Portugal’s parliament prepares official end to system giving Sephardic Jews nationality

Amendments expected before system is abandoned

Portugal’s parliament has approved the government’s bill that puts an end to the system for descendants of Portuguese Sephardic Jews to apply for nationality – with reservations from all parties that are expected to propose amendments when the bill goes to the committee negotiation stage.

With effect from January 1, 2024, the law provides for the repeal of the rule that allowed the government to grant nationality by naturalisation “to descendants of Portuguese Sephardic Jews, by demonstrating a tradition of belonging to a Sephardic community of Portuguese origin, based on proven objective requirements of connection to Portugal, namely surnames, family language, direct or collateral descent”.

With the support of the ruling Socialist Party (PS) and the Left Bloc, and the abstention of the right-wing Chega Party, Liberal Party and Livre Party, the initiative was approved at the first reading stage and is now up for discussion in the Constitutional Affairs, Rights, Freedoms and Guarantees Committee.

Even before the vote, during the debate period, the minister for justice explained that the regime in question has been in force for 10 years and, although it represents “fair recognition”, it has already fulfilled its function.

“The duty of historical reparation cannot, should not and is not intended to erase the events that gave rise to it. Always symbolic, it is intended to mark a recognition that has been fulfilled through a generous window of time,” said Catarina Sarmento e Castro.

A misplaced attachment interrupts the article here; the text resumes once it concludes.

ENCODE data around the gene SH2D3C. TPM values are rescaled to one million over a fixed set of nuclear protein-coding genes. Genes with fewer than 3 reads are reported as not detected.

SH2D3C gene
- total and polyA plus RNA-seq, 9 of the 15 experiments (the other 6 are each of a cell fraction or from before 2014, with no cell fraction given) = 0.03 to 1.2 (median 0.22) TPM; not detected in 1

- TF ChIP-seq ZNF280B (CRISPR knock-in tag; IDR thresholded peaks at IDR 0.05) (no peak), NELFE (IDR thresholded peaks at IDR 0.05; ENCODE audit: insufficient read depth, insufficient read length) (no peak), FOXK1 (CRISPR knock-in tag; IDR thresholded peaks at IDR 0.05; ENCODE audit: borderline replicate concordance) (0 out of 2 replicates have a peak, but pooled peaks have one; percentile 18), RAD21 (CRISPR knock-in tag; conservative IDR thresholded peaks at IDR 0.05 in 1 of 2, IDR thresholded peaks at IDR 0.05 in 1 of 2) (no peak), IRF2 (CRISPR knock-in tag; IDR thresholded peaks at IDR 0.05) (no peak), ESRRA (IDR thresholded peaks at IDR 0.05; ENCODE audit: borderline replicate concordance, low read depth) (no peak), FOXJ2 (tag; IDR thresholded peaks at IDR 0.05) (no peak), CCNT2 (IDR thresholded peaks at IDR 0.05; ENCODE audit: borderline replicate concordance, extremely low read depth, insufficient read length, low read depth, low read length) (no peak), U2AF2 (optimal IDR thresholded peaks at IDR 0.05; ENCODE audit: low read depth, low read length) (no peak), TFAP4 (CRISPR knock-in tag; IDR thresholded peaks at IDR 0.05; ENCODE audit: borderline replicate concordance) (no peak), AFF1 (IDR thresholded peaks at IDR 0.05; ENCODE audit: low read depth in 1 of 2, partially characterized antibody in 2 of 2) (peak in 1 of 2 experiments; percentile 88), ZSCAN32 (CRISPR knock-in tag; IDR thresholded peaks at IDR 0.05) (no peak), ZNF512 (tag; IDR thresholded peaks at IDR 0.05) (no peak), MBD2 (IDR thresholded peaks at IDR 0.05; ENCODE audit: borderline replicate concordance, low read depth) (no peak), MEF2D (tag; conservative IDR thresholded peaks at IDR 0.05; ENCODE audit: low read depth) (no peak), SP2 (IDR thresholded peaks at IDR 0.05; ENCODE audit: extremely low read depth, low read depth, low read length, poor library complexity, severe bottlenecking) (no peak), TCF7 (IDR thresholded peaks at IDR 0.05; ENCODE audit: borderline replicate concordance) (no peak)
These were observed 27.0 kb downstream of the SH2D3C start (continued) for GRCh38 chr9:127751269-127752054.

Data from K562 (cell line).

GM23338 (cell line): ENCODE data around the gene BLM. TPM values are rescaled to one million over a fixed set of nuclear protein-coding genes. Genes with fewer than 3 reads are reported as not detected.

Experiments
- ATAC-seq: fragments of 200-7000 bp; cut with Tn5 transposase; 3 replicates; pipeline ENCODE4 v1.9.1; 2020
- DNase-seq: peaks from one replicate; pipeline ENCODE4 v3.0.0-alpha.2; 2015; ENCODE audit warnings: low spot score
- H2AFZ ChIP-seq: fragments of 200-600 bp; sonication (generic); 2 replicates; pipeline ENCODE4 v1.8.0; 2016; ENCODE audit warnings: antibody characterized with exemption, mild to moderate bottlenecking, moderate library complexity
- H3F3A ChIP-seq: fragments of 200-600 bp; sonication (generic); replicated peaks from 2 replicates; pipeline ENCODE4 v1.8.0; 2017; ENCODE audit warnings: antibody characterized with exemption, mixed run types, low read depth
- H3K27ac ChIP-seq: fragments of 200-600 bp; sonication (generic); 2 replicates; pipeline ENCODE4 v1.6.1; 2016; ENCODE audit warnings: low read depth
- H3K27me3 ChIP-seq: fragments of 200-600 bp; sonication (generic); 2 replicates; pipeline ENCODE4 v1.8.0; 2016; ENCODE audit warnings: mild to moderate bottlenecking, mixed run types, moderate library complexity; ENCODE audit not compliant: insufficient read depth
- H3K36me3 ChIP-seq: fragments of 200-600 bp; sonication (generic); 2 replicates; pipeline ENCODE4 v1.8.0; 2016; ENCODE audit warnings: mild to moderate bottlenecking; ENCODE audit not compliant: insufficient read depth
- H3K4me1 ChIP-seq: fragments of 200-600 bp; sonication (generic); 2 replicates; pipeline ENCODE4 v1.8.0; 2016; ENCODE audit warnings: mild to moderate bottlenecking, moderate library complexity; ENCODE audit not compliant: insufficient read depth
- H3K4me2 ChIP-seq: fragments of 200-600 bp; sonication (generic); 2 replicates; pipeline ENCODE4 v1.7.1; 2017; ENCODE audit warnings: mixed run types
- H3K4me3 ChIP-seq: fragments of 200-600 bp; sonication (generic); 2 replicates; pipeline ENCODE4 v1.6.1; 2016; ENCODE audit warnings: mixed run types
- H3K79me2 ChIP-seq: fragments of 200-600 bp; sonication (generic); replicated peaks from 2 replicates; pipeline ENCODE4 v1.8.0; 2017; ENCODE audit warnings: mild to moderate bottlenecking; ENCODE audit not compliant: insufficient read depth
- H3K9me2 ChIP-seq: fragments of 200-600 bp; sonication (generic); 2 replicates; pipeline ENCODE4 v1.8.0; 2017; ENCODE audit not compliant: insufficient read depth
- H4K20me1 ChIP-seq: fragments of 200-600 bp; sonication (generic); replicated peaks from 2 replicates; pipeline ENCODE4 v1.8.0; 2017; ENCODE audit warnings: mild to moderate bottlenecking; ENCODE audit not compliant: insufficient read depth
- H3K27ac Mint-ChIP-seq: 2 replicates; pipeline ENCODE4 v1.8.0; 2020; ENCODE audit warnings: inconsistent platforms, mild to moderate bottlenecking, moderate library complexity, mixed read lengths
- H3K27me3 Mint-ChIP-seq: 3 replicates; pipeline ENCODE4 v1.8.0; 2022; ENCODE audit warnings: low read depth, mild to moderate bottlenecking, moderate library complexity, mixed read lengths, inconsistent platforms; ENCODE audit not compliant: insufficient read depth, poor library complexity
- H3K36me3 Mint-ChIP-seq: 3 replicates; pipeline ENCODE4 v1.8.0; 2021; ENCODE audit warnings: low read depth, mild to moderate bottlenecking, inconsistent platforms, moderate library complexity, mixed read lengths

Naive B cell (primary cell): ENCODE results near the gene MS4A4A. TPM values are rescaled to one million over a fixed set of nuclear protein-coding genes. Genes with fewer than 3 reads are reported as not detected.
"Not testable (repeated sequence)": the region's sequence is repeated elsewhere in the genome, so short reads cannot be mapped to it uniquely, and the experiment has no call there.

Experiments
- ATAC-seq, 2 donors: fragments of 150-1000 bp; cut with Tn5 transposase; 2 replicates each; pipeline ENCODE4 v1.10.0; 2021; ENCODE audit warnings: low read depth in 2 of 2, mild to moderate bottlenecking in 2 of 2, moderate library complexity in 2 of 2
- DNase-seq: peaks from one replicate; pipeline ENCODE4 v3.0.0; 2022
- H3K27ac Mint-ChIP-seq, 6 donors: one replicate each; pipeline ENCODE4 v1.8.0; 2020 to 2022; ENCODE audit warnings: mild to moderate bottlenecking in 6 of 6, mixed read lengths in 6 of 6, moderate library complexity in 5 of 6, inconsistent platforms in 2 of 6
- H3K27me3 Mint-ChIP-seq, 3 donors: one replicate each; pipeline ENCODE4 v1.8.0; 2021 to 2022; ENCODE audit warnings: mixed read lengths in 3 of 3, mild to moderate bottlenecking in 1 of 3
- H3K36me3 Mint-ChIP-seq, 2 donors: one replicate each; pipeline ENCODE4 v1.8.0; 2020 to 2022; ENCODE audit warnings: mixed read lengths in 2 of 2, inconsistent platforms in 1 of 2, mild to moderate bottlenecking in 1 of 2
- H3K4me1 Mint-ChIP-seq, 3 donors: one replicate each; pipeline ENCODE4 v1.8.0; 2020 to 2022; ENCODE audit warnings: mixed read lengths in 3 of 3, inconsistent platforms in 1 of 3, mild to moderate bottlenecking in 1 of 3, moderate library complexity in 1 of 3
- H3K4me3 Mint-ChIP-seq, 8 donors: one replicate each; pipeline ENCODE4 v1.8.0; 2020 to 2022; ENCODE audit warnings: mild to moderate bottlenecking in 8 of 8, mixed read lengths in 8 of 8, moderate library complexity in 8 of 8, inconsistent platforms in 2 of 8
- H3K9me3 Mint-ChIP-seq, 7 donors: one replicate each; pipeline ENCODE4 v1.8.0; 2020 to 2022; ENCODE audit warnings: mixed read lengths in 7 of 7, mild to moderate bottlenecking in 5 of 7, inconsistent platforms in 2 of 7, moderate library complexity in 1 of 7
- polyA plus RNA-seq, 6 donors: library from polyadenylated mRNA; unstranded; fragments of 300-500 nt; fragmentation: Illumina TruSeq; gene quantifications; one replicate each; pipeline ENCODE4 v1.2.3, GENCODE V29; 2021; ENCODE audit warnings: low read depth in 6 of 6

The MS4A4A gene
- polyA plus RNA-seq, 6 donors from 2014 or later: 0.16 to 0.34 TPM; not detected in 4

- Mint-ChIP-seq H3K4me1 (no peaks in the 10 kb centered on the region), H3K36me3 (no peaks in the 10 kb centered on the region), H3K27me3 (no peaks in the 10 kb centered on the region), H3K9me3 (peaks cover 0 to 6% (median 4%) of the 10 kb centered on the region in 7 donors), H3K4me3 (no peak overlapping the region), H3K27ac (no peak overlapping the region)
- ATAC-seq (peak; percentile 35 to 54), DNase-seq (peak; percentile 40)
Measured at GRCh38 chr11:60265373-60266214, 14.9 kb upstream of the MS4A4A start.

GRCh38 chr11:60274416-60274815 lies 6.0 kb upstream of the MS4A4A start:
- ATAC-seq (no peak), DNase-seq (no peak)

According to the minister, around 262,000 people had applied for naturalisation under the rule by the end of last year, and around 75,000 have been granted it. However, in September last year, more restrictive rules came into force following a number of controversies. These more restrictive rules were bitterly contested by the Jewish community in Porto.

From the parliamentary benches, everyone shared reservations about the proposal, writes Lusa, “including parties that ended up supporting the bill.

“For the PS, Pedro Delgado Alves recognised the need to review the rule in order to “guarantee the reliability of the law” and said that the Socialists will propose that, once the descent of Portuguese Sephardic Jews has been proven, three years of residence in Portugal will suffice, rather than the five provided for other situations.

“In the committee stage, let’s make this effort to find a balanced solution that solves problems and keeps Portugal at the forefront of good practices in terms of reception and historical reparation,” he said.

Pedro Filipe Soares, from the Left Bloc, said that the application of the rule under discussion, despite being “tainted by various prevarications and misrepresentations of its objectives“, fulfilled a fair objective and is already “out of step with reality”. Even so, he called for a “correct transition period“, justifying his party’s vote in favour with the “expectation that the committee stage work will be able to take care of some details”.

Patrícia Gilvaz, of Liberal Initiative, also argued that “to do away with this regime from 1 January 2024 is to put an end to the expectations of thousands of descendants of Sephardic Jews” and proposed postponing the repeal until 2025.

For Livre, Rui Tavares remembered the Portuguese Sephardic Jews who were victims of the Second World War and defended a regime that prioritises the connection to Portugal and the Portuguese language “so that we can make this historical reparation without abuse”.

More critical were the Social Democratic Party (PSD) and the Communist Party (PCP), but for different reasons. Communist Alma Rivera argued that the current regime has become a business and a “resource for abusively obtaining Portuguese nationality”, and that there is “no point in its existence“; Paula Cardoso, from the PSD, said that “putting an end to these abuses doesn’t mean repealing the regime”.

Source material: LUSA